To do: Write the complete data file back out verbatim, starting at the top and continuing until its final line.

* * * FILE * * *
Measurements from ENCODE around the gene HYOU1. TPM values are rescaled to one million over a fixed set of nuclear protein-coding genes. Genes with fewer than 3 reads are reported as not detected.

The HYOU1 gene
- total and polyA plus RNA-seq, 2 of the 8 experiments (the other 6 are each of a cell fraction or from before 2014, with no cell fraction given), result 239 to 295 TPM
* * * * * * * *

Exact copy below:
Measurements from ENCODE around the gene HYOU1. TPM values are rescaled to one million over a fixed set of nuclear protein-coding genes. Genes with fewer than 3 reads are reported as not detected.

The HYOU1 gene
- total and polyA plus RNA-seq, 2 of the 8 experiments (the other 6 are each of a cell fraction or from before 2014, with no cell fraction given), result 239 to 295 TPM